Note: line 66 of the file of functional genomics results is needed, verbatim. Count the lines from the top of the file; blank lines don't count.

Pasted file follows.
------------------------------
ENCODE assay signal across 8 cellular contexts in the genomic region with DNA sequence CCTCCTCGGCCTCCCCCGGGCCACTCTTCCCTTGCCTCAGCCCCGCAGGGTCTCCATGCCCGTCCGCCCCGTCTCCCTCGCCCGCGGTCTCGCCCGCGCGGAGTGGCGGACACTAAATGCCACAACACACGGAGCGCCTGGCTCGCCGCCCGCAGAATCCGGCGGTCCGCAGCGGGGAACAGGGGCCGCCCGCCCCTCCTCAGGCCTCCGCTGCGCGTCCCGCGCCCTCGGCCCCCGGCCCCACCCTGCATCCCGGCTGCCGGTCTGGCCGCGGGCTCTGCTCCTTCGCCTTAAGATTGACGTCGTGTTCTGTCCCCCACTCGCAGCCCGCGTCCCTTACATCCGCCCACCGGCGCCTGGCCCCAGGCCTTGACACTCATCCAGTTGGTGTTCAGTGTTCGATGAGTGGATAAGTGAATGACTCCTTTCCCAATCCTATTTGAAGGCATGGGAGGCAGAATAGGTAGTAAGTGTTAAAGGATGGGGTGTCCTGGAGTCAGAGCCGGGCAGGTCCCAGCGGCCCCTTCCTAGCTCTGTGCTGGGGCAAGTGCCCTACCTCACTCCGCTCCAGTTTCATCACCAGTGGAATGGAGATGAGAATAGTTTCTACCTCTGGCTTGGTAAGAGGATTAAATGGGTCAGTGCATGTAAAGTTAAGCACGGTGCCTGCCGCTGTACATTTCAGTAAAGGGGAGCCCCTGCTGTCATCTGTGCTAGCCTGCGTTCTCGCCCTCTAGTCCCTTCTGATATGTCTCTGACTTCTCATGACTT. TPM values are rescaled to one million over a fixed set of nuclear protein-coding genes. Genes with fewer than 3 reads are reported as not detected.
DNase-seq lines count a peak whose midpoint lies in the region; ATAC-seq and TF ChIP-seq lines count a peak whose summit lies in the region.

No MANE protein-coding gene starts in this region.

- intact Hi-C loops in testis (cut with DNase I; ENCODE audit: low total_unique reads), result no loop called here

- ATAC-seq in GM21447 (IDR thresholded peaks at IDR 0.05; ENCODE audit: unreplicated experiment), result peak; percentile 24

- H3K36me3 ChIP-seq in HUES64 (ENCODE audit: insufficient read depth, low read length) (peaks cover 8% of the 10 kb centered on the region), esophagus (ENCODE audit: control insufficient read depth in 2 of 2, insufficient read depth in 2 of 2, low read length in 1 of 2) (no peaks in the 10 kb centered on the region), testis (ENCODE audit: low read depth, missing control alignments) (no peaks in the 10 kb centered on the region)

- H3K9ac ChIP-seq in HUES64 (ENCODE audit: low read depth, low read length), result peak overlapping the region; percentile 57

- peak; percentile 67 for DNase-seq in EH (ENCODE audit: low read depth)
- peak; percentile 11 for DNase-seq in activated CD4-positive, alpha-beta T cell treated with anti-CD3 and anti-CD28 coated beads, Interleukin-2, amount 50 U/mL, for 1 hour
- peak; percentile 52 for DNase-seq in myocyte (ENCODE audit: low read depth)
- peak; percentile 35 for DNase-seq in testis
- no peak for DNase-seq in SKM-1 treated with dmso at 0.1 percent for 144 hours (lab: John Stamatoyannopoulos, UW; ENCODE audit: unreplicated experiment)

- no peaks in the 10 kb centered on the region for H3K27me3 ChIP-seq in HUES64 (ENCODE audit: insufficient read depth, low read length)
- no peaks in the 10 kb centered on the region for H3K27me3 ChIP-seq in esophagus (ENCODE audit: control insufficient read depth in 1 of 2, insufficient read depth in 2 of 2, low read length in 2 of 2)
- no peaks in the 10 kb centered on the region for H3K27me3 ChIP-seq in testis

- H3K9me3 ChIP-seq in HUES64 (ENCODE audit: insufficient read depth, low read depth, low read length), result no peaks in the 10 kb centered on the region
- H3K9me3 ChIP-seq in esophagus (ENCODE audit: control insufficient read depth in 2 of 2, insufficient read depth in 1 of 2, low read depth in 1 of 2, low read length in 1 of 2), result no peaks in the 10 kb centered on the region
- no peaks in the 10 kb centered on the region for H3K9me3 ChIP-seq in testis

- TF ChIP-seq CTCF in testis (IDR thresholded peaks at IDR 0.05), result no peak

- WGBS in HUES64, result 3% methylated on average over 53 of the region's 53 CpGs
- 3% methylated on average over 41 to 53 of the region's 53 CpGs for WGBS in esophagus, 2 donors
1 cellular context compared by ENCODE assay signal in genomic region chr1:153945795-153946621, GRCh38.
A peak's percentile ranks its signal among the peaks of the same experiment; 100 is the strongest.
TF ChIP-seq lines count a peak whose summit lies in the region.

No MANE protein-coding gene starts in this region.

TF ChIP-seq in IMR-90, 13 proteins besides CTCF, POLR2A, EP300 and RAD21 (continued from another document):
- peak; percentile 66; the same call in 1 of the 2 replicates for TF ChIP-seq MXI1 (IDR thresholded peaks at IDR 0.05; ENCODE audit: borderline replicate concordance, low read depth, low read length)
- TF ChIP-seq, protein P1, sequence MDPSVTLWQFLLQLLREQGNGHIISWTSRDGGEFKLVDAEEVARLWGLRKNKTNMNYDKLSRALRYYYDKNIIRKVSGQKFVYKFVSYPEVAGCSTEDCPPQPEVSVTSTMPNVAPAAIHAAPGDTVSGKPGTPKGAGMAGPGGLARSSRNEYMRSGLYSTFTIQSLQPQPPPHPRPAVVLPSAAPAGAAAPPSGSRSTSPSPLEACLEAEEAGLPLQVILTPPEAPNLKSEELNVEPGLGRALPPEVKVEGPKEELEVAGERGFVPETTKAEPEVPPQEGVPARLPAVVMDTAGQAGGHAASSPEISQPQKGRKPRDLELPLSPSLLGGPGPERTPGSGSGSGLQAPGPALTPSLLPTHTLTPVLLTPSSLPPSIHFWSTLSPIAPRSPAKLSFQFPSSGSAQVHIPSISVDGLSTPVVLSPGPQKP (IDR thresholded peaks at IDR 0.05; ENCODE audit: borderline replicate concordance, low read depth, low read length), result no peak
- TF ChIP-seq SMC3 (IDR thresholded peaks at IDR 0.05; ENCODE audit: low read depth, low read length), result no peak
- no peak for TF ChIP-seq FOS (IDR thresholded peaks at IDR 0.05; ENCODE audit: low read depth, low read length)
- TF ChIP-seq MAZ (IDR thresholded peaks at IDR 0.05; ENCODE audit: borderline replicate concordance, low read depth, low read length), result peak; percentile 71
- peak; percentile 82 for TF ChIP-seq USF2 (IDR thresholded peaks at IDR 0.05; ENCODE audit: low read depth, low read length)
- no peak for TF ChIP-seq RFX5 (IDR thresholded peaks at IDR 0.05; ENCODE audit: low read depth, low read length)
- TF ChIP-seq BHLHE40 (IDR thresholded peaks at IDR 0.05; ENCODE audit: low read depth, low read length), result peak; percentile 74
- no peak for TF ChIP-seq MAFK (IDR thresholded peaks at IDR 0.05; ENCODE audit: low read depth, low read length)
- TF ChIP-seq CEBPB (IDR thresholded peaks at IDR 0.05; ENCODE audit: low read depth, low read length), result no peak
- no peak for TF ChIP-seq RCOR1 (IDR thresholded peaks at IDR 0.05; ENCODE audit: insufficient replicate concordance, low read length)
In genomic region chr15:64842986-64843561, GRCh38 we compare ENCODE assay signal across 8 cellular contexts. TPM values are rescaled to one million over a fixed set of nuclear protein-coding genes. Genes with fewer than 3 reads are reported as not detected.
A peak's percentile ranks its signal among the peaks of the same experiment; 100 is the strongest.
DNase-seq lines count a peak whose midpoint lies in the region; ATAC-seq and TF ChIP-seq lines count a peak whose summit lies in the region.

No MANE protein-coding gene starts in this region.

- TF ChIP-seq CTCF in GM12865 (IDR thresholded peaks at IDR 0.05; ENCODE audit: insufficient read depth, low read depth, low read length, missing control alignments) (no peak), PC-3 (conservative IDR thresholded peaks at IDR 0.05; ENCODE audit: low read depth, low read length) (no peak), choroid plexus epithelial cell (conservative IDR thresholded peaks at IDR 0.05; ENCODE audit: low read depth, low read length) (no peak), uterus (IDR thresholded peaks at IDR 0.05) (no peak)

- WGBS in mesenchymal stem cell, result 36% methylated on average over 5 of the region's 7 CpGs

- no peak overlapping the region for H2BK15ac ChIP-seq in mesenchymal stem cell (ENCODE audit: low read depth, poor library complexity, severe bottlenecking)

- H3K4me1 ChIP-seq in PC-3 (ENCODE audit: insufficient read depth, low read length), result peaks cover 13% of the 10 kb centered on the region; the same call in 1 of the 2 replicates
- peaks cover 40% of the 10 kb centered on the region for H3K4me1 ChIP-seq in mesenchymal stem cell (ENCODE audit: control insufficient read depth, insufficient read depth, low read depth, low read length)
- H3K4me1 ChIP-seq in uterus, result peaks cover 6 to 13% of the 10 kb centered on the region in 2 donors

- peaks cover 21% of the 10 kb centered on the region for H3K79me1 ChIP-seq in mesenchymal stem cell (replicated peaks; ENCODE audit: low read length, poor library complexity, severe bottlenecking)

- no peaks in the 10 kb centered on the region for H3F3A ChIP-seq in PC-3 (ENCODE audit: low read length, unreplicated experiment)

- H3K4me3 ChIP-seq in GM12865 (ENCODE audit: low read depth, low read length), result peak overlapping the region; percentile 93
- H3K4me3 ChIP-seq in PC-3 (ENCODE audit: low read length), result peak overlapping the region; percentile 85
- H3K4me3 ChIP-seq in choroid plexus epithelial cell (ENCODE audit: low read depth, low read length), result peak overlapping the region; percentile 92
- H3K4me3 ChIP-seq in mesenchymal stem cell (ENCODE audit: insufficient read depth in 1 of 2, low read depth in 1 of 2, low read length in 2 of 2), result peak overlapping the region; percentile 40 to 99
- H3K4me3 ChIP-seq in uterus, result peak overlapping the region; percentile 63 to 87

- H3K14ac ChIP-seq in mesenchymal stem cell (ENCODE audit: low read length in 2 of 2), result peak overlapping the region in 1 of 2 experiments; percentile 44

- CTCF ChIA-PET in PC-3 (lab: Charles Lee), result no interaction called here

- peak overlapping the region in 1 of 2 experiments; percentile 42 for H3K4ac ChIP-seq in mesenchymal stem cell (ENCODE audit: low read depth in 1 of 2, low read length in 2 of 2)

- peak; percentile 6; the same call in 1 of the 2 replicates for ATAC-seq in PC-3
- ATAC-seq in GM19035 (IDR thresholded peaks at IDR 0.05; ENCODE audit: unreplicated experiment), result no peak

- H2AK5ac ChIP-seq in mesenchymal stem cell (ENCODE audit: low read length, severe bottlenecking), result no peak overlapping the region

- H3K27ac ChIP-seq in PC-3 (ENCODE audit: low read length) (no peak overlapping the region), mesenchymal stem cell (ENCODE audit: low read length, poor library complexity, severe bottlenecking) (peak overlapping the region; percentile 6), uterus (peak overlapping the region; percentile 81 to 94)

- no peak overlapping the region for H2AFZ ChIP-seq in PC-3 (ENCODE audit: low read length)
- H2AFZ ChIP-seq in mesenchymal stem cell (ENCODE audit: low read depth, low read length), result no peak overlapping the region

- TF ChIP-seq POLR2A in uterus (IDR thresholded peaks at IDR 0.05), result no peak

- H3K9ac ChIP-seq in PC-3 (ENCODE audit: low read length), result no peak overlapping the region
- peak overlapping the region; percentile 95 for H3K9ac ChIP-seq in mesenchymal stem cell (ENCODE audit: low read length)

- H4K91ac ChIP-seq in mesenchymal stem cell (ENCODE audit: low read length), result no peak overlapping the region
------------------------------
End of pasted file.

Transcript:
- peak overlapping the region; percentile 95 for H3K9ac ChIP-seq in mesenchymal stem cell (ENCODE audit: low read length)